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Firmly rooting its argument in democratic and economic theory, the book argues that a more democratic distribution of communicative power within the public sphere and a structure that provides safeguards against abuse of media power provide two of three primary arguments for ownership dispersal. It also shows that dispersal is likely to result in more owners who will reasonably pursue socially valuable journalistic or creative objectives rather than a socially dysfunctional focus on the 'bottom line'. The middle chapters answer those agents, including the Federal Communication Commission, who favor 'deregulation' and who argue that existing or foreseeable ownership concentration is not a problem. The final chapter evaluates the constitutionality and desirability of various policy responses to concentration, including strict limits on media mergers.Read more
- Best existing normative critique of media ownership concentration
- Most detailed available response to those who favor deregulation and claim there is no problem
- Locates the issue firmly within democratic and economic theory
Reviews & endorsements
"Among the many First Amendment theorists in America's law schools, Ed Baker stands out for combining a comprehensive theory of the media that democracy needs to thrive with a thorough examination of the empirical economic and sociological evidence that makes his case. This book is a must-read for anyone who wants to question the deregulatory, hyper-commercialism ideology that has dominated media policy in the United States for the past couple of decades or who wishes to participate in the ongoing debate over media ownership."
Mark Cooper, Consumer Federation of AmericaSee more reviews
"Edwin Baker has produced a magisterial study of media concentration (and, now, online audience concentration). It will be of as much interest to people in Europe, Africa, and Asia as in the United States because it addresses a problem in all these continents that has been plausibly presented as no longer existing, and it comes up with practical solutions."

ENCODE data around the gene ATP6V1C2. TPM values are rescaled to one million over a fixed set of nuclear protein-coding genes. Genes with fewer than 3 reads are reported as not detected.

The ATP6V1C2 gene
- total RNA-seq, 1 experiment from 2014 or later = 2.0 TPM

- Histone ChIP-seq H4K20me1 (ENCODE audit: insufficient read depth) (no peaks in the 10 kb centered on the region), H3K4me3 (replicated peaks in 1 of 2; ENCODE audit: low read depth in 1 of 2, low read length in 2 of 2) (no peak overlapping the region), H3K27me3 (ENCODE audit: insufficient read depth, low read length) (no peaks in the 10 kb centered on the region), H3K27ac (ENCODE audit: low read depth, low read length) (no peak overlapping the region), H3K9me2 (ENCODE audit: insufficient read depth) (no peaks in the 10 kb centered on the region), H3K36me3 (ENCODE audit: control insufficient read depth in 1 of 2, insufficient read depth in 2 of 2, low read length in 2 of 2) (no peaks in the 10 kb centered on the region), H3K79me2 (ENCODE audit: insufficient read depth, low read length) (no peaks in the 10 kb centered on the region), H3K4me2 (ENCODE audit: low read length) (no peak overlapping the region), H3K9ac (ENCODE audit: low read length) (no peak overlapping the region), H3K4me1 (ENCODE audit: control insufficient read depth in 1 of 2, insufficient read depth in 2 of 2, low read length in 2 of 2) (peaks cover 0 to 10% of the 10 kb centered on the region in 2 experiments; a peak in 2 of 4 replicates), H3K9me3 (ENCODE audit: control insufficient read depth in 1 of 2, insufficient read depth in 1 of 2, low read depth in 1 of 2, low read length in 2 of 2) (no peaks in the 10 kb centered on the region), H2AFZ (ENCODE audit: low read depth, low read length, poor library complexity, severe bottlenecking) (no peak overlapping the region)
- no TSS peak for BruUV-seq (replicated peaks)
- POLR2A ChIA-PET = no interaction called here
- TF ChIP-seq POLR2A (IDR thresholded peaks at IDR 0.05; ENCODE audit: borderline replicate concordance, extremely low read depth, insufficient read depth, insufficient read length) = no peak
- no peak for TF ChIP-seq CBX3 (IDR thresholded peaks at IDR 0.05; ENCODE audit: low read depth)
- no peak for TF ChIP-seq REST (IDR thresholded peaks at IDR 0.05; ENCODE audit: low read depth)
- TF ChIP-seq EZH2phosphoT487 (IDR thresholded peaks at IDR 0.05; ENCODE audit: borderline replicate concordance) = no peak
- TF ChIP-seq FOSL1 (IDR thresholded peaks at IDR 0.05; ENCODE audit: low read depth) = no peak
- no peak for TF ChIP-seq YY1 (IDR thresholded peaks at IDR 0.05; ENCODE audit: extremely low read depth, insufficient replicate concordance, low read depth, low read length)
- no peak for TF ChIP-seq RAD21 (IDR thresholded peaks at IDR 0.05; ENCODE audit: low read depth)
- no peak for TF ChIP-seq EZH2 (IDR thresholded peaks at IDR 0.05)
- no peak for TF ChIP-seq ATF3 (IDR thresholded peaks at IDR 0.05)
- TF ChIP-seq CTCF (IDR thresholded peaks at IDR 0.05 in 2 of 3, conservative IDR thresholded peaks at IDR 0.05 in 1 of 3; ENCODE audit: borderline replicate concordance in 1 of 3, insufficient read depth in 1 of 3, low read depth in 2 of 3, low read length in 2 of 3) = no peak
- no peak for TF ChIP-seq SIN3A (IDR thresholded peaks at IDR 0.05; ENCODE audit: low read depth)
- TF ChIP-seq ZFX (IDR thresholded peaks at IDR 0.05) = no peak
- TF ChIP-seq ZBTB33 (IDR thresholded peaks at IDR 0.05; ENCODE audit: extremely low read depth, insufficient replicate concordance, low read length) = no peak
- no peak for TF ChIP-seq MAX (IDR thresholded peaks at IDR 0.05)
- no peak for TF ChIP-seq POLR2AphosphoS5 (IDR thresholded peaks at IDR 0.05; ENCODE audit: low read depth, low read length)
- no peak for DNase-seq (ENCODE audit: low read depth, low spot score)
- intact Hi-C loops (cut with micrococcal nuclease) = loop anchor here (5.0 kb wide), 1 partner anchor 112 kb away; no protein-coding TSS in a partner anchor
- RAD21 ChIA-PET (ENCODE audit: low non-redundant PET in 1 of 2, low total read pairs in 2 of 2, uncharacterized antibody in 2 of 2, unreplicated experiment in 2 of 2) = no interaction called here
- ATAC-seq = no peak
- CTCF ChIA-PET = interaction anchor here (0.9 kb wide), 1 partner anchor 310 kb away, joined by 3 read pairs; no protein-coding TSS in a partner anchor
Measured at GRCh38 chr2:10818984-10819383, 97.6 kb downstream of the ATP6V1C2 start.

James Curran, University of London
"C. Edwin Baker is arguably the most important scholar on media ownership and the relationship of media, media policy, markets, and democratic practice in the United States today. Media Concentration and Democracy: Why Ownership Matters is his finest book to date and is certain to become a classic text. It also proves indispensable analysis for one of the great policy issues of our times. Anyone who reads this book will have their positions on the issue challenged and strengthened."
Robert W. McChesney, University of Illinois at Urbana-Champaign
"C. Edwin Baker is the nationn's most insightful media scholar, and Media Concentraion and Democracy is a feast of important ideas. This is not just the best book on media concentration. This timely book is packed with original and significant discussions of democracy, the First Amendment, media economics, the Internet, and media policy."
Steven Shiffrin, Cornell University
"Ed Baker is one of America's most important voices on mass media policy. In this thoughtful, serious, and comprehensive book, he explains why the structure of media markets is so crucial to preserving democracy and the right ways to meet the challenge of media concentration."
Jack M. Balkin, Knight Professor of Constitutional Law and the First Amendment, Yale Law School
"Baker's book is an excellent analysis of the highly complex world of media ownership policy. The approach interweaves legal and political argumentation in a fashion that is compact and rigorous. The book is a substantial contribution to debates about media ownership and the regulation of markets in general. It would be appropriate for upper level undergraduate courses in media policy and a variety of graduate courses related to law and public policy." - Thomas Shevory, Ithaca College, The Law and Politics Book Review
"In Media Concentration and Democracy, theorist C. Edwin Baker, a University of Pennsylvania law professor, offers a comprehensive, idea-packed examination of media concentration."
Loren Ghiglione, Northwestern University
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- Date Published: December 2006
- format: Paperback
- isbn: 9780521687881
- length: 272 pages
- dimensions: 229 x 152 x 16 mm
- weight: 0.37kg
- availability: Available
Table of Contents
1. Democracy at the crossroads: why ownership matters
2. Not a real problem: many owners, many sources
3. Not a real problem: the market or the net will provide
4. First amendment guarantee of free press - an objection to regulation?
5. Solutions and responses.
Instructors have used or reviewed this title for the following courses
- Introduction to Mass Communication
- Journalism & Democracy
- Media and Politics in a Comparative Perspective
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